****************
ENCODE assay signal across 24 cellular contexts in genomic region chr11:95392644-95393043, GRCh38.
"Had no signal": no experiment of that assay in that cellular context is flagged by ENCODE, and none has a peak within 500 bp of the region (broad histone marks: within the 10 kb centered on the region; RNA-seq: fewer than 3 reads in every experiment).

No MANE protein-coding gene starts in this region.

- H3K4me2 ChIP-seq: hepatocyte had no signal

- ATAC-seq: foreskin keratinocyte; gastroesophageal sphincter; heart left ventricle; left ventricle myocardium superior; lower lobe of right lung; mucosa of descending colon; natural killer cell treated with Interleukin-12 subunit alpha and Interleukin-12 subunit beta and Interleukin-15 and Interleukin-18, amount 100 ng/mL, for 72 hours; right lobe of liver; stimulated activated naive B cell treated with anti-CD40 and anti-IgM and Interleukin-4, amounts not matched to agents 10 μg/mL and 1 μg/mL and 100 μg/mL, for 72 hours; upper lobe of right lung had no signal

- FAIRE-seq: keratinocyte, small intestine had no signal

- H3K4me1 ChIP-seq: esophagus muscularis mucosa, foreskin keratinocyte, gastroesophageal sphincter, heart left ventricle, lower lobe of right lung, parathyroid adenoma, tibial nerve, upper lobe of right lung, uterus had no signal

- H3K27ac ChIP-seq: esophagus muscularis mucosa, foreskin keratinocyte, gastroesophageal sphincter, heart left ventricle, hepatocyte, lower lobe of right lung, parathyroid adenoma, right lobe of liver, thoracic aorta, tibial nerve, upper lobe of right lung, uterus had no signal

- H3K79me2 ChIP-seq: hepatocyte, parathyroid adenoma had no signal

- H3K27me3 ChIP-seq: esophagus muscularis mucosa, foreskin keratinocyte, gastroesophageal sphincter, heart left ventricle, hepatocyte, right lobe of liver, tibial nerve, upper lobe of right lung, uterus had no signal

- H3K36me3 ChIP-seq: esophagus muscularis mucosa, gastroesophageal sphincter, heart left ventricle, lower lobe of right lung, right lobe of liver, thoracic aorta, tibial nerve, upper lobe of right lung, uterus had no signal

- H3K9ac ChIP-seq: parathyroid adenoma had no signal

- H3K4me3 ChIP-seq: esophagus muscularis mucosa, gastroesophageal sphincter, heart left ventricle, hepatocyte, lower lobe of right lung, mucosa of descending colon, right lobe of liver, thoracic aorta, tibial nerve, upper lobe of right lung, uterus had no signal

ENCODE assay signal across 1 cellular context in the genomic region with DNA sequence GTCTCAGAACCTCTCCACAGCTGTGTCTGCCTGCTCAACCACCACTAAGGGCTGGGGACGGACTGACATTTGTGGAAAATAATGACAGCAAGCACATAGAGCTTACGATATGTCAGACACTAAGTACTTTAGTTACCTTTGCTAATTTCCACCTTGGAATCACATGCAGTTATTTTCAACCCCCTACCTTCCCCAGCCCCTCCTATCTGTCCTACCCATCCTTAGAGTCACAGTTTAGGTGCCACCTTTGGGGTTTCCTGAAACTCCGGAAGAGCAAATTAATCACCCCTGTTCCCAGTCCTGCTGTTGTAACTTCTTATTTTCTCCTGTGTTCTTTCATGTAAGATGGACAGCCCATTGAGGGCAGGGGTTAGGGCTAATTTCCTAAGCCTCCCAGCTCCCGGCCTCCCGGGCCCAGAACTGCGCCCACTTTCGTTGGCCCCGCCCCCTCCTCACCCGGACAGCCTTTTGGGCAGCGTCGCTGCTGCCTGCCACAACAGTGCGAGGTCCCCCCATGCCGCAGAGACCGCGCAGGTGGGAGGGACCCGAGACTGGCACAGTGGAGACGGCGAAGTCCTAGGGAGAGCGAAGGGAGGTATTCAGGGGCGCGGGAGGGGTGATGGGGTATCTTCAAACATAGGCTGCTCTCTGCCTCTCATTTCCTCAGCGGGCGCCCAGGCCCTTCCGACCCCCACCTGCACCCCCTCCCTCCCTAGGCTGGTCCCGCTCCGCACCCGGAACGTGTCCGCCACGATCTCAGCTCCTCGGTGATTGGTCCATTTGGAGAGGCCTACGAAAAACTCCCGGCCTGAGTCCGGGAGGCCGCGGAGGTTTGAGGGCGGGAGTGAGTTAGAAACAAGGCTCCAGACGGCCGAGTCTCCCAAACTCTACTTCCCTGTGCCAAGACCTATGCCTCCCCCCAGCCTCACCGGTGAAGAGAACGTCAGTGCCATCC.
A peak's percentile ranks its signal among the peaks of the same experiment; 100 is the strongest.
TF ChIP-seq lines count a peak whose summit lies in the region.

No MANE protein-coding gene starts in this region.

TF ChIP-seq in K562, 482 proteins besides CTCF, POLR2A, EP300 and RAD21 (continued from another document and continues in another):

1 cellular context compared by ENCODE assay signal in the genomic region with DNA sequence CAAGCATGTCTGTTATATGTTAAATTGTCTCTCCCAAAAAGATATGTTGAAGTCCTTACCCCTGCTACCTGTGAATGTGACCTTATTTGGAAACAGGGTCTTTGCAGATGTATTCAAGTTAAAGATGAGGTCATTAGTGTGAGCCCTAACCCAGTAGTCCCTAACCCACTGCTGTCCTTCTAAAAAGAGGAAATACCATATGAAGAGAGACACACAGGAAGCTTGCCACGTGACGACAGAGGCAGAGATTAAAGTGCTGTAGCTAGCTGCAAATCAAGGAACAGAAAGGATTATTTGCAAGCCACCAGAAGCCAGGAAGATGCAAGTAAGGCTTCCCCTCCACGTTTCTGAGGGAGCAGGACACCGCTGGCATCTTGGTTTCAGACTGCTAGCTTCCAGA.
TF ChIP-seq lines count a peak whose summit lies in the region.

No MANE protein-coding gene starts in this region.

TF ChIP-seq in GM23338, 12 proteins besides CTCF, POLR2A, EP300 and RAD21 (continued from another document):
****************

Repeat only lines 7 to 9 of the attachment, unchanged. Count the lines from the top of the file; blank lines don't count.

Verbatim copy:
- H3K4me1 ChIP-seq: esophagus muscularis mucosa, foreskin keratinocyte, gastroesophageal sphincter, heart left ventricle, lower lobe of right lung, parathyroid adenoma, tibial nerve, upper lobe of right lung, uterus had no signal

- H3K27ac ChIP-seq: esophagus muscularis mucosa, foreskin keratinocyte, gastroesophageal sphincter, heart left ventricle, hepatocyte, lower lobe of right lung, parathyroid adenoma, right lobe of liver, thoracic aorta, tibial nerve, upper lobe of right lung, uterus had no signal

- H3K79me2 ChIP-seq: hepatocyte, parathyroid adenoma had no signal